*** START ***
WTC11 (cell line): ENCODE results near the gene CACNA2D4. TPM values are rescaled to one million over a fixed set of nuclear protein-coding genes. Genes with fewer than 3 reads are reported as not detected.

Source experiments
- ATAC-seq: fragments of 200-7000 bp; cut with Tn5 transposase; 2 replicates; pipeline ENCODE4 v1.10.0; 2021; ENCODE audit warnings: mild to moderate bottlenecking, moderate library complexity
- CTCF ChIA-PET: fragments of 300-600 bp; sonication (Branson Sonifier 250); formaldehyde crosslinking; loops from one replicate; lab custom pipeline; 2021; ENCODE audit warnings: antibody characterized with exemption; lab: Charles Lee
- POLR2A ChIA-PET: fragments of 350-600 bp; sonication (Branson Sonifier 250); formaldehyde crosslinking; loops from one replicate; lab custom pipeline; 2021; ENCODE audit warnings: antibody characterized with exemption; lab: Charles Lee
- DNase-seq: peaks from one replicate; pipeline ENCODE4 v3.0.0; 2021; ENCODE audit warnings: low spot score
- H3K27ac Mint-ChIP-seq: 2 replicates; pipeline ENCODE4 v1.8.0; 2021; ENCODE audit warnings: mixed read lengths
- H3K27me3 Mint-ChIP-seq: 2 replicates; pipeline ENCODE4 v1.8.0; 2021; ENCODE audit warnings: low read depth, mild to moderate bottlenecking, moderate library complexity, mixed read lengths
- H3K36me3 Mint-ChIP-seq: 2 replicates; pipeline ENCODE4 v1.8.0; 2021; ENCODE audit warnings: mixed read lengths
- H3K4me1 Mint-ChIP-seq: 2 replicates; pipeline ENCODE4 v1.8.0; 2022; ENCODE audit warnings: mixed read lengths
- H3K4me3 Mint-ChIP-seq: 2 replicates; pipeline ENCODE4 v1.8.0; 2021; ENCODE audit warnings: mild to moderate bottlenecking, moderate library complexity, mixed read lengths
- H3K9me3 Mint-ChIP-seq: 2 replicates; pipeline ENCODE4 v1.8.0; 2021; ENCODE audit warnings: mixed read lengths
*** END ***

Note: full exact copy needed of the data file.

WTC11 (cell line): ENCODE results near the gene CACNA2D4. TPM values are rescaled to one million over a fixed set of nuclear protein-coding genes. Genes with fewer than 3 reads are reported as not detected.

Source experiments
- ATAC-seq: fragments of 200-7000 bp; cut with Tn5 transposase; 2 replicates; pipeline ENCODE4 v1.10.0; 2021; ENCODE audit warnings: mild to moderate bottlenecking, moderate library complexity
- CTCF ChIA-PET: fragments of 300-600 bp; sonication (Branson Sonifier 250); formaldehyde crosslinking; loops from one replicate; lab custom pipeline; 2021; ENCODE audit warnings: antibody characterized with exemption; lab: Charles Lee
- POLR2A ChIA-PET: fragments of 350-600 bp; sonication (Branson Sonifier 250); formaldehyde crosslinking; loops from one replicate; lab custom pipeline; 2021; ENCODE audit warnings: antibody characterized with exemption; lab: Charles Lee
- DNase-seq: peaks from one replicate; pipeline ENCODE4 v3.0.0; 2021; ENCODE audit warnings: low spot score
- H3K27ac Mint-ChIP-seq: 2 replicates; pipeline ENCODE4 v1.8.0; 2021; ENCODE audit warnings: mixed read lengths
- H3K27me3 Mint-ChIP-seq: 2 replicates; pipeline ENCODE4 v1.8.0; 2021; ENCODE audit warnings: low read depth, mild to moderate bottlenecking, moderate library complexity, mixed read lengths
- H3K36me3 Mint-ChIP-seq: 2 replicates; pipeline ENCODE4 v1.8.0; 2021; ENCODE audit warnings: mixed read lengths
- H3K4me1 Mint-ChIP-seq: 2 replicates; pipeline ENCODE4 v1.8.0; 2022; ENCODE audit warnings: mixed read lengths
- H3K4me3 Mint-ChIP-seq: 2 replicates; pipeline ENCODE4 v1.8.0; 2021; ENCODE audit warnings: mild to moderate bottlenecking, moderate library complexity, mixed read lengths
- H3K9me3 Mint-ChIP-seq: 2 replicates; pipeline ENCODE4 v1.8.0; 2021; ENCODE audit warnings: mixed read lengths